- A somewhat incomprehensible decision that will weaken Norway’s position in Svalbard. Those are the words of Svalbard analyst Per Arne Totland following the Norwegian government’s decision to halt coalmining operations in Svea and Lunckefjell.
- The government has obviously emphasized economic arguments more than anything when it suggests closing down coalmining operations in Svea and Lunckefjell. That raises fundamental questions about Norwegian presence and position on the islands, writer and Svalbard analyst Per Arne Totland says to High North News.
Monica Mæland, Norwegian Minister of Trade and Industry, in this week’s state budget proposal placed particular emphasis on economic insecurity and high potential for loss for the state when arguing why the government has suggested liquidating production in Svea and Lunckefjell.
Totland questions the government’s calculations and also its timing for such a decision.
- The government has obviously placed most emphasis on economy and on the political incorrectness of all coalmining. However, it is worth noting that this happens in a time when the international pressure against Norwegian Svalbard policy appears to increase. It is, for instance, just one week ago since the Russian Ministry of Defense pointed to Svalbard as a potential arena for conflict, Per Arne Totland points out.
Replaced sledgehammer with nippers
- Store Norske, the Svalbard coalmining company, has been one of the most important tools in Norway’s toolbox for Svalbard. In practice, the government has now put this tool aside, or perhaps just replaced it the huge sledgehammer with a small nipper.
One could argue that Store Norske’s importance for Svalbard has decreased over time, and that Svalbard has managed well through the crisis in the company. However, that is only partially correct seen from a Norwegian point of view. Employment is decreasing and the share of Norwegian’s in the Svalbard population has decreased substantially – from 68 percent five years ago to only 57 percent today.
This also has to do with claiming sovereignty, Per Arne Totland argues.
- Restarting coalmining would have provided more than 200 jobs over the next 12 years, mainly Norwegians, which is quite substantial in a small economy like that of Svalbard.
Ambiguous economic image
The economic image is ambiguous. Whether choosing liquidation and cleanup or rather resuming operations in the two mines, each alternative will lead to costs – and a certain risk, too.
Totland presents the dilemma:
Liquidation costs of NOK 500-1,000 million and 40 jobs in Svea during a three-to-four years’ period OR 12 years of operations which, according to what I understand, would require a direct state contribution of some NOK 500-700 million, in additional to loans on the market.
The risk involved with coalmining suggests that these means could be lost, however, it is also likely that Lunckefjell would operate modestly well and that the costs of a cleanup could be distributed across more years. This alternative would have provided 200 jobs over 12 years on Svalbard – as well as transition time.
- However one chooses to solve the coalmining questions, it will cost. Store Norske argues that resuming operations could provide a genuine surplus during the 12 years there may still be coal to exploit.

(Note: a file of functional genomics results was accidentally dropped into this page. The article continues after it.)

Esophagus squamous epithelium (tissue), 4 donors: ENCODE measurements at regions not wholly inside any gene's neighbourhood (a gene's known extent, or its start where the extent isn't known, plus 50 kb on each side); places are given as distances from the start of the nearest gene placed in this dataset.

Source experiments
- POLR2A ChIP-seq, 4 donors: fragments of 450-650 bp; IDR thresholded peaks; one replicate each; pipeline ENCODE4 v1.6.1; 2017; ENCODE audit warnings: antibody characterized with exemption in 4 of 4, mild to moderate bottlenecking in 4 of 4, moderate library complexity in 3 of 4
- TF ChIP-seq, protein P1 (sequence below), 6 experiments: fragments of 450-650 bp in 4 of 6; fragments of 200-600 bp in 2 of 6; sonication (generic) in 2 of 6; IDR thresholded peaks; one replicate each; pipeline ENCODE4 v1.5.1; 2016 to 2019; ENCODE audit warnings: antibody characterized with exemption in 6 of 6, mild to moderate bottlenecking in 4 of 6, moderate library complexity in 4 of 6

However, another and perhaps at least as interesting question is what will happen to the exploration licences for coal that are currently in the possession of Store Norske. This may be a source of conflict for those who so desire.
Totland points out that the licences are linked with a duty of activity for each license, and that they will be made available for the market if Store Norske does not uphold its activities.
Can deny operations for others
- This means that mining companies from other countries that have signed the Svalbard Treaty can claim these licenses and prepare mining operations on the old licenses of Store Norske. This could be mining companies subsidized by their home state and who are not dependent on profitability.
- But the Norwegian state can refuse that based on the Svalbard Treaty?
- Yes, Norwegian authorities can of course deny such actors the right to start up new mine, however, such a denial must be reasonably argued.
One opportunity lies in using the Svalbard Environment Act, an act against which Russia has previously launched heavy protests against. Or, Norwegian authorities can adopt laws that in general bans all new coalmining on Svalbard.
Several potentials for conflict
The problem with both these alternatives is that they carry the potential to cause conflict with other states that hold an interest in Svalbard. There may be states that are looking for opportunities for conflict at Svalbard in order to put pressure on Norway, Per Arne Totland emphasizes.
He argues that the conclusion is, nevertheless, that the government’s decision opens up for a whole new set of challenges:
- It is possible that Svalbard through the liquidation of coalmining operations is laid more bare – and Norway’s position is weakened.
The government has not yet managed to come up with alternative business drivers of any significance to secure a robust and stable Norwegian presence on Svalbard, and it is imaginable that other states’ coalmining actors may try to fill the empty space left void following Store Norske’s coalmining operations.
Norwegian authorities will try to prevent this, and new international conflicts over Svalbard may arise, in addition to those that already exist, says Svalbard expert Per Arne Totland.
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